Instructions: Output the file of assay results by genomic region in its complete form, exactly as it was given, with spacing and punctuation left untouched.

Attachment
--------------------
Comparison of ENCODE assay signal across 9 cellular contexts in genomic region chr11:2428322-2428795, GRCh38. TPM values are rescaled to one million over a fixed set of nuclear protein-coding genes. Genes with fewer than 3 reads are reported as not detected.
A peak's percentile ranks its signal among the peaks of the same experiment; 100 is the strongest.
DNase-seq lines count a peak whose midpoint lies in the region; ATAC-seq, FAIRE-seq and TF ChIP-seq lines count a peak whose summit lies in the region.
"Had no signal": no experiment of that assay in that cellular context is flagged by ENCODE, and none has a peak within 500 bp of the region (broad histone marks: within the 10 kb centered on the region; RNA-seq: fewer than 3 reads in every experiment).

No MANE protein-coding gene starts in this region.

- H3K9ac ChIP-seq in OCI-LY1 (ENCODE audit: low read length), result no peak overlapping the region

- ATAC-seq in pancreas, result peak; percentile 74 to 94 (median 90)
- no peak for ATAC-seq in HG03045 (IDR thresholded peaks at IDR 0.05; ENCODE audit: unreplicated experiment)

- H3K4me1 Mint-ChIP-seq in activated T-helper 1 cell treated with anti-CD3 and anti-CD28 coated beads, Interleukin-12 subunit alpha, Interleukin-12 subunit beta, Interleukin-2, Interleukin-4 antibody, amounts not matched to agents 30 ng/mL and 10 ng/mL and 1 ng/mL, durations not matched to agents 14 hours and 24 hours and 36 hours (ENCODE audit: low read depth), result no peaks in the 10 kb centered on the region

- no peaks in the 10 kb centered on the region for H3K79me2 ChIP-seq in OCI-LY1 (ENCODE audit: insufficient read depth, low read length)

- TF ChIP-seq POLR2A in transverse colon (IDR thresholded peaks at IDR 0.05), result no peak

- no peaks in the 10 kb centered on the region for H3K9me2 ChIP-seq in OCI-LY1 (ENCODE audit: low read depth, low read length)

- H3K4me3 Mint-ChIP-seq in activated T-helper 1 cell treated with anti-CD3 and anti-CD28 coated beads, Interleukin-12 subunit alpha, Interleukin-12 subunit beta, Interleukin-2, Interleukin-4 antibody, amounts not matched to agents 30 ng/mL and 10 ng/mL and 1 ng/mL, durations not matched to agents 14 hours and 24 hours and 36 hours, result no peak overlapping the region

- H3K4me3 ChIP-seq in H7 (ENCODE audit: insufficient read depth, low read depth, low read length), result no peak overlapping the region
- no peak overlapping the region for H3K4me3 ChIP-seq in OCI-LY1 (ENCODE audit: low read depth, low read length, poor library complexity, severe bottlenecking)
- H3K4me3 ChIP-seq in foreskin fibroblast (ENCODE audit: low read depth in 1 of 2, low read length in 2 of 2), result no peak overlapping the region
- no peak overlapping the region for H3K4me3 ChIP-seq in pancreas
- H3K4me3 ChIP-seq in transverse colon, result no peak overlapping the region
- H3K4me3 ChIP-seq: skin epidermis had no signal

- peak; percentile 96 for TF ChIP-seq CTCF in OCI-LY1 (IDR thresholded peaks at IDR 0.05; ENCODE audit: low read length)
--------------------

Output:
Comparison of ENCODE assay signal across 9 cellular contexts in genomic region chr11:2428322-2428795, GRCh38. TPM values are rescaled to one million over a fixed set of nuclear protein-coding genes. Genes with fewer than 3 reads are reported as not detected.
A peak's percentile ranks its signal among the peaks of the same experiment; 100 is the strongest.
DNase-seq lines count a peak whose midpoint lies in the region; ATAC-seq, FAIRE-seq and TF ChIP-seq lines count a peak whose summit lies in the region.
"Had no signal": no experiment of that assay in that cellular context is flagged by ENCODE, and none has a peak within 500 bp of the region (broad histone marks: within the 10 kb centered on the region; RNA-seq: fewer than 3 reads in every experiment).

No MANE protein-coding gene starts in this region.

- H3K9ac ChIP-seq in OCI-LY1 (ENCODE audit: low read length), result no peak overlapping the region

- ATAC-seq in pancreas, result peak; percentile 74 to 94 (median 90)
- no peak for ATAC-seq in HG03045 (IDR thresholded peaks at IDR 0.05; ENCODE audit: unreplicated experiment)

- H3K4me1 Mint-ChIP-seq in activated T-helper 1 cell treated with anti-CD3 and anti-CD28 coated beads, Interleukin-12 subunit alpha, Interleukin-12 subunit beta, Interleukin-2, Interleukin-4 antibody, amounts not matched to agents 30 ng/mL and 10 ng/mL and 1 ng/mL, durations not matched to agents 14 hours and 24 hours and 36 hours (ENCODE audit: low read depth), result no peaks in the 10 kb centered on the region

- no peaks in the 10 kb centered on the region for H3K79me2 ChIP-seq in OCI-LY1 (ENCODE audit: insufficient read depth, low read length)

- TF ChIP-seq POLR2A in transverse colon (IDR thresholded peaks at IDR 0.05), result no peak

- no peaks in the 10 kb centered on the region for H3K9me2 ChIP-seq in OCI-LY1 (ENCODE audit: low read depth, low read length)

- H3K4me3 Mint-ChIP-seq in activated T-helper 1 cell treated with anti-CD3 and anti-CD28 coated beads, Interleukin-12 subunit alpha, Interleukin-12 subunit beta, Interleukin-2, Interleukin-4 antibody, amounts not matched to agents 30 ng/mL and 10 ng/mL and 1 ng/mL, durations not matched to agents 14 hours and 24 hours and 36 hours, result no peak overlapping the region

- H3K4me3 ChIP-seq in H7 (ENCODE audit: insufficient read depth, low read depth, low read length), result no peak overlapping the region
- no peak overlapping the region for H3K4me3 ChIP-seq in OCI-LY1 (ENCODE audit: low read depth, low read length, poor library complexity, severe bottlenecking)
- H3K4me3 ChIP-seq in foreskin fibroblast (ENCODE audit: low read depth in 1 of 2, low read length in 2 of 2), result no peak overlapping the region
- no peak overlapping the region for H3K4me3 ChIP-seq in pancreas
- H3K4me3 ChIP-seq in transverse colon, result no peak overlapping the region
- H3K4me3 ChIP-seq: skin epidermis had no signal

- peak; percentile 96 for TF ChIP-seq CTCF in OCI-LY1 (IDR thresholded peaks at IDR 0.05; ENCODE audit: low read length)